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Pilgrim's Ingress: The Fiction of Faith

Ian David Philpot

I was instant messaging with a student of mine from a few years back and he asked me about a book I’m working on. When I described the main character – a guy named Diego who wants to destroy himself but can’t because the people he meets keep waylaying his problems with their own – my former student said, “Wow, that book sounds like me.”

Unfortunately, I don’t think he’d say the same thing about the vast majority of Christian fiction.

In its earliest form, Christian fiction was allegorical. Novels like Bunyan’s Pilgrim’s Progress were built on the biblical model of the parable. The style persisted, finding a more modern version in Charles M. Sheldon’s 1896 sermon-as-novel, In His Steps. These stories, and the many like them, were merely vehicles for the lesson behind them – conduct instruction wrapped in a transparent story.

Sometime later, in general terms and by my estimation the mid-1980s, the pilgrim’s progress became the pilgrim’s egress (which, coincidentally, was an alternate title for Peter Kreeft’s 1996 book The Journey). This happened in a Christian culture increasingly alarmed by the idea that their beliefs were no longer valued and their stories followed. They are embodiments of the desire to flee from culture, reach the safety of the conversion moment, and escape into the light. And there it ends. In conjunction, the Christian fiction market grew as people looked for “safe” stories of belief and publishers increasingly focused on providing such middle-of-the-road fare. At this point, I don’t believe Flannery O’Connor’s classic Wise Blood would get out of the slush pile at most Christian houses given how “unsafe” a novel about a man’s desire to found the Church of God Without Christ would be considered.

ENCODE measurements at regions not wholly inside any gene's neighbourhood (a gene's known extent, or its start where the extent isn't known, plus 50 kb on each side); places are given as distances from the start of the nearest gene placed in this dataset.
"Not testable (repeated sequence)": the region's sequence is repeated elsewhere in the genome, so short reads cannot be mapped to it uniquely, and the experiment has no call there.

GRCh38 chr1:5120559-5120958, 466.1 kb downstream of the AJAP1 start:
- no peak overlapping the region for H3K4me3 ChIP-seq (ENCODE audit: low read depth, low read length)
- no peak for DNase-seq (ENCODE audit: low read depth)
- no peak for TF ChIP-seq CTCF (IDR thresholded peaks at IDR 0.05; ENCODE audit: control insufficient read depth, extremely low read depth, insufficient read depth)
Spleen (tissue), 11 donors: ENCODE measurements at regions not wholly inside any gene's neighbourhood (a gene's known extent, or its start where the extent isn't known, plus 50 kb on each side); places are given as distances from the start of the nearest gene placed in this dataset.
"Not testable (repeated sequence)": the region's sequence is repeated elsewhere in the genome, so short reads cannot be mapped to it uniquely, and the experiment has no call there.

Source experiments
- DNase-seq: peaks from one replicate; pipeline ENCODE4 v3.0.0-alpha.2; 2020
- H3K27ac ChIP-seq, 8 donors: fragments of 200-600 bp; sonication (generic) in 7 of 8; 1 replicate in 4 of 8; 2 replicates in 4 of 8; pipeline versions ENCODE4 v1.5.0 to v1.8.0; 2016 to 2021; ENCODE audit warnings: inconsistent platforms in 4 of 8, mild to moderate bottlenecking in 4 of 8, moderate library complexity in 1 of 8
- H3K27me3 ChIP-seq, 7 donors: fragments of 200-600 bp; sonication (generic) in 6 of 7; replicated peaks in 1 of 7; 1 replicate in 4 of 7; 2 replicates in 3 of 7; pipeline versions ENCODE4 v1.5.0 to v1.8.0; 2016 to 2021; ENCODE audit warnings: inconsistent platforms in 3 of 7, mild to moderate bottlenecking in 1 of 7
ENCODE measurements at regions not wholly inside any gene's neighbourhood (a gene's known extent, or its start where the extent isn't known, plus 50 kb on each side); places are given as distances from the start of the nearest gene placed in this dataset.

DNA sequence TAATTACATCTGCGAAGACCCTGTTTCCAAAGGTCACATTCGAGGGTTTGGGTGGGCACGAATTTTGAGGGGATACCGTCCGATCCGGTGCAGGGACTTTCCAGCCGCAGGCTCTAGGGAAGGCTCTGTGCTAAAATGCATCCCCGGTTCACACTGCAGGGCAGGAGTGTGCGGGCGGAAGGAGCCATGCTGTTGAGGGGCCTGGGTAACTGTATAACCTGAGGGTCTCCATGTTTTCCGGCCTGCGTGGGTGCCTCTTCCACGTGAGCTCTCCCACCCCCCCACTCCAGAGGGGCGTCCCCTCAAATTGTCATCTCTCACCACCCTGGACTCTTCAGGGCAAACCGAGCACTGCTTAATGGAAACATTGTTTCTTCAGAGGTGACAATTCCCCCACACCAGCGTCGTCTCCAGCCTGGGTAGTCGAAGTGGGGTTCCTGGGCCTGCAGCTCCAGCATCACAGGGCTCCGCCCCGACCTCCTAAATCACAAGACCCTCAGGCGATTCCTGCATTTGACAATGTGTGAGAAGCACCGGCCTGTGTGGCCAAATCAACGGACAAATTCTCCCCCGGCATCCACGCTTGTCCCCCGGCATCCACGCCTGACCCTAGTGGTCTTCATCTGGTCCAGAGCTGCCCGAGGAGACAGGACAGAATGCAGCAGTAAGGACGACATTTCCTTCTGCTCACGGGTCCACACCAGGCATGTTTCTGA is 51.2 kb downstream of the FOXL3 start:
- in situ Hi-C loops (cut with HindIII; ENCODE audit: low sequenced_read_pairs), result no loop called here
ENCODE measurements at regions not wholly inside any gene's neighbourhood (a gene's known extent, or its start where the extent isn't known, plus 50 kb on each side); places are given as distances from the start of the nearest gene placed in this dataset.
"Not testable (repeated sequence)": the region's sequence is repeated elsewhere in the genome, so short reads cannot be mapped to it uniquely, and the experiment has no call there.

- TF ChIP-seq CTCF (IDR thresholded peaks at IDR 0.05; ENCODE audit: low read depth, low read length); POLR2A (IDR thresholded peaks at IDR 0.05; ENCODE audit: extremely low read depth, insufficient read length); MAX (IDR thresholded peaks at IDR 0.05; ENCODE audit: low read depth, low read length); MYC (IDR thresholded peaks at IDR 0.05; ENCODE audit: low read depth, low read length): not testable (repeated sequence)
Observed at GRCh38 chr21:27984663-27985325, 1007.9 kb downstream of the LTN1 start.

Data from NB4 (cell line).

This reminds me of a common description of the difference between the Victorian novel (which I would liken to a great deal of mainstream Christian fiction) and the Modern novel. The Victorian narrative ends with the wedding, a symbol of the achievement of the highest aims of that set of cultural norms. The Modern novel begins with the wedding because “reality” only happens when people move beyond the ceremony to the (often ugly) work that comes when you live (or fail to live) a life together. In a sense, the majority of mainstream Christian fiction sells short the day-to-day reality of living out beliefs in a sinful world by building most of its narratives around the conversion moment and failing to address the very real struggles of those who believe (which I would say is everyone).

The fiction of faith should instead be the pilgrim’s ingress, a daring genre considerably more focused on Christians in culture than believers escaping it. It should present pictures of faith in the ugliness, doubt, and circumstances of life outside the walls of assumed belief. Instead, we’ve raised those walls even higher to keep that same ugliness, doubt and circumstance out.

In essence, Christian literature needs an emergent movement just like the mainstream evangelical church needed (and still needs). Otherwise, how will nonbelievers see themselves inside Christian art? And more importantly, how will Christian artists and readers remember that their art should emulate their Savior – by addressing those who need the gospel most in a form that meets them where they are?

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Michael Dean Clark is an author of fiction and nonfiction and is in the final stages of earning a Ph.D. in Creative Writing at the University of Milwaukee-Wisconsin. His work is set primarily in his hometown of San Diego and has been known to include pimps in diapers, heroin-addicted pastors who suffer from OCD, and possibly the chupacabra.